4 cycle leaf blower is heavier, more expensive and produces less power. However, they are more efficient, slightly less polluting and don’t make as much noise.

Note also that 2-cycle engines require fuel that is a mix of gas and oil – with 4-cycle engines, the oil and gas are added separately, so there is no need to mix them yourself.

Electric corded leaf blowers – the pros

Electric corded leaf blowers – the pros

Electric corded leaf blowers have some distinct advantages over gas-powered ones.

Since they don’t rely on a combustion engine for power, they are usually much quieter. They don’t cause pollution and they are generally lighter and easier to handle.

Since they are powered by electricity, you don’t need to worry about storing gasoline at your home. Electric units also require far less maintenance since you don’t need to service the engine.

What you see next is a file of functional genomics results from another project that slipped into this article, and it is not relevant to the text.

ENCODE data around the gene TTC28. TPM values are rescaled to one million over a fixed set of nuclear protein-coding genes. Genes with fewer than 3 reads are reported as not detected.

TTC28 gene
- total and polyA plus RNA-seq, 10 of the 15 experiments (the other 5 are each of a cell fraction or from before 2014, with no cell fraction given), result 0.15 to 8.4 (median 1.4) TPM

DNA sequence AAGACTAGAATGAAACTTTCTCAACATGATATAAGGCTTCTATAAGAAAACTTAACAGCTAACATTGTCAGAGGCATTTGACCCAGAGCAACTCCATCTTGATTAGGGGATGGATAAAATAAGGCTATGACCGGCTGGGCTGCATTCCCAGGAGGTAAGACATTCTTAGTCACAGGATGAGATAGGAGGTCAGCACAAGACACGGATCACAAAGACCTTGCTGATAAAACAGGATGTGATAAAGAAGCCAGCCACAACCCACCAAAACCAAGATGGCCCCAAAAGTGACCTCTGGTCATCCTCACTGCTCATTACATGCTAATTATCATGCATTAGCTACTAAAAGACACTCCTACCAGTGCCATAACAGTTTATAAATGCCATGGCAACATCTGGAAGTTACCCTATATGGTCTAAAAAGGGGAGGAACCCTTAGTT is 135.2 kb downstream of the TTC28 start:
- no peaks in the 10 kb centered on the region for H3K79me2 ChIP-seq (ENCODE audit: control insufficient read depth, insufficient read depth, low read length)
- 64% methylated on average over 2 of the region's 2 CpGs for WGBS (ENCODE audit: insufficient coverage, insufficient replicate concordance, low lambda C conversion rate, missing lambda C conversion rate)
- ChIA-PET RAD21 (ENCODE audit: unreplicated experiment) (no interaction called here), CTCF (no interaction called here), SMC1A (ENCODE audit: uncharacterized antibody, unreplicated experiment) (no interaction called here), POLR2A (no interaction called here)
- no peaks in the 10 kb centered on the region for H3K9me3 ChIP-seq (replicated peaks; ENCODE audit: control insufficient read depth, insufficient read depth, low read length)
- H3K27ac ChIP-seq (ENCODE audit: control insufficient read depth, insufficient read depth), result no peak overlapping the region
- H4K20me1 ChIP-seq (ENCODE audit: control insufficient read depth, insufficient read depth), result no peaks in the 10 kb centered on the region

Electric corded leaf blowers – the cons

Electric corded leaf blowers – the cons

Electric corded models have one big disadvantage – the cord itself.

Since you have to plug a corded blower into a power outlet, you are limited to working only within the range of the cord. You can use an extension, but your range will still have a limit.

Coupled with this is the fact that dragging a cord behind you is not the most practical way to work. Cords can get in the way and restrict your mobility, especially when working with a long extension.

Battery-powered leaf blowers – the pros

Battery-powered leaf blowers – the pros

Battery powered leaf blowers don’t suffer from the same inconveniences caused by a cord, meaning you have total flexibility over where you can use it. They have the advantages of being quieter than gas as well as being pollution free, and they are also lighter than gas models.